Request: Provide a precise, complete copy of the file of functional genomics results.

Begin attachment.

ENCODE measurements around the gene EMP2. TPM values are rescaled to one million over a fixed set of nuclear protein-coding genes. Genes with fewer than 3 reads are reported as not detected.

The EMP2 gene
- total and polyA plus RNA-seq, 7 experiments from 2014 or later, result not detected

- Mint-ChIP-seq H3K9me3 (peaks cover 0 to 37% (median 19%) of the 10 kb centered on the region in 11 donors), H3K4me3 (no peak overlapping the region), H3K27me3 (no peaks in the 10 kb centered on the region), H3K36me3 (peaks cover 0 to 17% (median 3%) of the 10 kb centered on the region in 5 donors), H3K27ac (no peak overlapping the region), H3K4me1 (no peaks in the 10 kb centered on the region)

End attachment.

ENCODE measurements around the gene EMP2. TPM values are rescaled to one million over a fixed set of nuclear protein-coding genes. Genes with fewer than 3 reads are reported as not detected.

The EMP2 gene
- total and polyA plus RNA-seq, 7 experiments from 2014 or later, result not detected

- Mint-ChIP-seq H3K9me3 (peaks cover 0 to 37% (median 19%) of the 10 kb centered on the region in 11 donors), H3K4me3 (no peak overlapping the region), H3K27me3 (no peaks in the 10 kb centered on the region), H3K36me3 (peaks cover 0 to 17% (median 3%) of the 10 kb centered on the region in 5 donors), H3K27ac (no peak overlapping the region), H3K4me1 (no peaks in the 10 kb centered on the region)